On September 1, 2015, the House Oversight Committee sent a letter to the office of the EPA inspector general requesting “a thorough investigation and finding of facts” in the wake of the allegations made at the hearing. The letter included a request to investigate “whether Region 5 managers appropriately handled allegations of sexual harassment, and whether managers retaliated against employees who raised concerns.”
The committee’s chairman, Jason Chaffetz (R-Utah), has been an outspoken critic of how the EPA has been run by the Obama administration, blasting the agency for issuing what he described as “unlawful” regulations aimed at combating climate change. He previously voted to prevent the EPA from regulating greenhouse gas emissions to combat climate change. When it comes to the issue of possible harassment and mismanagement at the agency, however, Democratic House members such as Elijah Cummings (D-Md.), have shown solidarity with the chairman in questioning certain practices at the EPA. “Perhaps, and you may not see it, but it sounds like there’s a culture problem,” Cummings said at the hearing. “At least in some of the regions, there’s a culture problem.”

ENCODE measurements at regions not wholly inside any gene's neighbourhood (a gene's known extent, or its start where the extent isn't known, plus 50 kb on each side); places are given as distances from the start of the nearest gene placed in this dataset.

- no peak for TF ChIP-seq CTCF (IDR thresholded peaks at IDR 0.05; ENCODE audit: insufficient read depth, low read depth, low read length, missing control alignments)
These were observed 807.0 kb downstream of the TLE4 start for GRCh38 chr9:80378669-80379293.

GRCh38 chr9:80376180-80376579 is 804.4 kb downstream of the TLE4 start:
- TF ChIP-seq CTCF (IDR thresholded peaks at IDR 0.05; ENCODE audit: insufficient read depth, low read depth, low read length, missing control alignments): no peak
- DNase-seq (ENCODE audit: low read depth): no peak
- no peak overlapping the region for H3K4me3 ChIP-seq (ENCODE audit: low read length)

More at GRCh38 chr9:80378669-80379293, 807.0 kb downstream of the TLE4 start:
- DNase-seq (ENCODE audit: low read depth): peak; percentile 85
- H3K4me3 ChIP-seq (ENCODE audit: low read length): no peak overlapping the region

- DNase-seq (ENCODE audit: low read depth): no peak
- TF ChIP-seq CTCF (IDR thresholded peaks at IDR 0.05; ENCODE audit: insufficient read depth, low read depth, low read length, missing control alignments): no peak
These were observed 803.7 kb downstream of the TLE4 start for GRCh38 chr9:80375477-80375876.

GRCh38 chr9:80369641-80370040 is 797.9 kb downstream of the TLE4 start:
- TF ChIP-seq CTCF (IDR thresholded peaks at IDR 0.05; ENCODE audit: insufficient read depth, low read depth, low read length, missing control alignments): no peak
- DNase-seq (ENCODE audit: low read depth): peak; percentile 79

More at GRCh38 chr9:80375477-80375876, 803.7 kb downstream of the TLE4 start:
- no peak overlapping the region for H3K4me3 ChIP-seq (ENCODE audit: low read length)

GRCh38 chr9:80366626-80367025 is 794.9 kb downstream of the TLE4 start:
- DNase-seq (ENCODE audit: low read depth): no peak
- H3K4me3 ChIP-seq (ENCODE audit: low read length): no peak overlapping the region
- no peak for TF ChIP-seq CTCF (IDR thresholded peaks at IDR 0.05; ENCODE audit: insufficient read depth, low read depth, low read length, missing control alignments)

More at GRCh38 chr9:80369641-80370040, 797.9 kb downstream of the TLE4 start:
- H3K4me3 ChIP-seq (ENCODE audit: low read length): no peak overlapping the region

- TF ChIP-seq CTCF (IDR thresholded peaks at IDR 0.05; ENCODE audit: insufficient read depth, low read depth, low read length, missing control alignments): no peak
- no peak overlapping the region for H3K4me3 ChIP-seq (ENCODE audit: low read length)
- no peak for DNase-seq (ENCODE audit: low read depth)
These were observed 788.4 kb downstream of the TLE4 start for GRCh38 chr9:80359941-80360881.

In addition to the newly announced audit of the Region 5 office’s sexual harassment policies and practices, a separate EPA inspector general investigation of the specific retaliation allegations made at the hearing is still ongoing, according to a source with knowledge of the issue. A spokesman from the inspector general’s office said it is agency policy to neither confirm nor deny the existence of an investigation.
This isn’t the only recent controversy involving the Region 5 office. In January, Susan Hedman resigned as the Region 5 administrator, after she was criticized for not having released a report that showed high levels of lead in Flint’s drinking water. The crisis over Flint’s toxic water led to criminal charges filed against state and city employees.
The EPA has faced other recent sexual-harassment allegations as well. Three months prior to the July 2015 hearing, the committee heard testimony from EPA officials, including EPA Inspector General Arthur Elkins, alleging that a high-level employee in the EPA Office of Homeland Security in Washington, DC, had sexually harassed multiple women. When senior officials in the agency were made aware of the man’s alleged conduct, they “did not take any actions” against him, according to Patrick Sullivan, an official with the inspector general’s office who testified at the April 2015 hearing.